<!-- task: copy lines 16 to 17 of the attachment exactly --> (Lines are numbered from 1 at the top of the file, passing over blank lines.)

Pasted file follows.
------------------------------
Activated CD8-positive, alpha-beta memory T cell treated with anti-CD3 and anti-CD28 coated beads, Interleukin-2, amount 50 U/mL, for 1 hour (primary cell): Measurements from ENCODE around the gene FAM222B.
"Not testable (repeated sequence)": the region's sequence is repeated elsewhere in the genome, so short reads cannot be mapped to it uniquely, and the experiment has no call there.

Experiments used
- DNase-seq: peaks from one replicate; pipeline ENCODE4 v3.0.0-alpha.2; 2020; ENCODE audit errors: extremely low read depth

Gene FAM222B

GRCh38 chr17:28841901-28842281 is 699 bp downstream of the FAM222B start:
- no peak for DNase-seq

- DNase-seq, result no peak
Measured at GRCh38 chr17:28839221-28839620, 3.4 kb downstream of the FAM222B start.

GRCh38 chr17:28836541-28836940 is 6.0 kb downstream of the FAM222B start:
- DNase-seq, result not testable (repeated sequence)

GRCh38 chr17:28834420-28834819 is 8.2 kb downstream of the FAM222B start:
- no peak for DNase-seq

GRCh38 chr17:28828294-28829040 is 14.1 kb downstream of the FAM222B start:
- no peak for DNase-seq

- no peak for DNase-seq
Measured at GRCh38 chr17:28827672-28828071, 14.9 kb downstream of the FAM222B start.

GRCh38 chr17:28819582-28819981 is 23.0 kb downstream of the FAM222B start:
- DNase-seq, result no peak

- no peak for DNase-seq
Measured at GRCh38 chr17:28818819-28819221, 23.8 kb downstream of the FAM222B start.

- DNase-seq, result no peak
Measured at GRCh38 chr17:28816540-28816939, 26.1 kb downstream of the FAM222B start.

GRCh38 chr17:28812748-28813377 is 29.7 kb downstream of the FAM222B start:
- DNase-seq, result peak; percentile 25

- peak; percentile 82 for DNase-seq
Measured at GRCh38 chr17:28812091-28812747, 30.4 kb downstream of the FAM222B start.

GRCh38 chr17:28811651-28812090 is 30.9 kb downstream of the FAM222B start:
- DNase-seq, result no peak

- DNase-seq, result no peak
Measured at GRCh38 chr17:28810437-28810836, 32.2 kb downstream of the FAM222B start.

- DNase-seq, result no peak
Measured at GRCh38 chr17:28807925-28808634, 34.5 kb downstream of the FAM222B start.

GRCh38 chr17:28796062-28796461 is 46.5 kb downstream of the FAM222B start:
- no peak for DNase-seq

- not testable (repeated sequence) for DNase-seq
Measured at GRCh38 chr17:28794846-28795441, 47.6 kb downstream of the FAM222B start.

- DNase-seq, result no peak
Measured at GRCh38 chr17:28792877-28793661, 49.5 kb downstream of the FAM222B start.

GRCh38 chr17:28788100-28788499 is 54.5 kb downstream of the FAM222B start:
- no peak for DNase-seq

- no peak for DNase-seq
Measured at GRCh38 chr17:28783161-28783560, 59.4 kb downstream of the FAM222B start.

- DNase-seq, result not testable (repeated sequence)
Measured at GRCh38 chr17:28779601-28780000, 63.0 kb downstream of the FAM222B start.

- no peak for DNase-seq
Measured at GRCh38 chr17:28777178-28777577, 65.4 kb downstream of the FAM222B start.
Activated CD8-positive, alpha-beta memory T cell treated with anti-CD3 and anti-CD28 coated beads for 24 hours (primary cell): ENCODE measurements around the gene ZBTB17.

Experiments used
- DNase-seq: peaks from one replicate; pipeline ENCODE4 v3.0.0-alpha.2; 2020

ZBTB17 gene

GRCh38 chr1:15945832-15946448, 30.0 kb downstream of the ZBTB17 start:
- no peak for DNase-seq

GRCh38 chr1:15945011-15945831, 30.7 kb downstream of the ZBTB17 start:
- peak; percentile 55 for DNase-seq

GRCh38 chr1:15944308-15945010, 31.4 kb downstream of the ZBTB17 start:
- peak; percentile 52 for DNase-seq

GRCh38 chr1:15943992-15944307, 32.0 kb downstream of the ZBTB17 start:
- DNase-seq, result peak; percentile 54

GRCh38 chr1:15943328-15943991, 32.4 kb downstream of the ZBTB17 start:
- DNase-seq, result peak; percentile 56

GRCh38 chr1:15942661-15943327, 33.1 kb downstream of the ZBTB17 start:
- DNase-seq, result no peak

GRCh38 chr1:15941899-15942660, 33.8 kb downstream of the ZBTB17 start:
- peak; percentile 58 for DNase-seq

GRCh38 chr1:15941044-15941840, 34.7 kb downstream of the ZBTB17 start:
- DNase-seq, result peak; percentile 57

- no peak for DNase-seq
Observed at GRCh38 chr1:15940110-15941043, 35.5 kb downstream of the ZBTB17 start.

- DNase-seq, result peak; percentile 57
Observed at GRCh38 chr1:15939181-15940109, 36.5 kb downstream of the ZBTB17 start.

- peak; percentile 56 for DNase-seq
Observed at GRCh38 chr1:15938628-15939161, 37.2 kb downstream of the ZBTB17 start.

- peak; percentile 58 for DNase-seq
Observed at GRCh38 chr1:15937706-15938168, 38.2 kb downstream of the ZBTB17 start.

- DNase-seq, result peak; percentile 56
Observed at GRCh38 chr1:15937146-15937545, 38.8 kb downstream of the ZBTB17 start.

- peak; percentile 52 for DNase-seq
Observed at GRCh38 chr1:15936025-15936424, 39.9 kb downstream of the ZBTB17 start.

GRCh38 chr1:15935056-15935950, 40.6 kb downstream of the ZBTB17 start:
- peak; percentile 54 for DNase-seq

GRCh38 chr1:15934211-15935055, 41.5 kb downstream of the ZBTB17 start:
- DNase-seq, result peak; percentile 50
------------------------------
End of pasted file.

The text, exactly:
- no peak for DNase-seq
Measured at GRCh38 chr17:28827672-28828071, 14.9 kb downstream of the FAM222B start.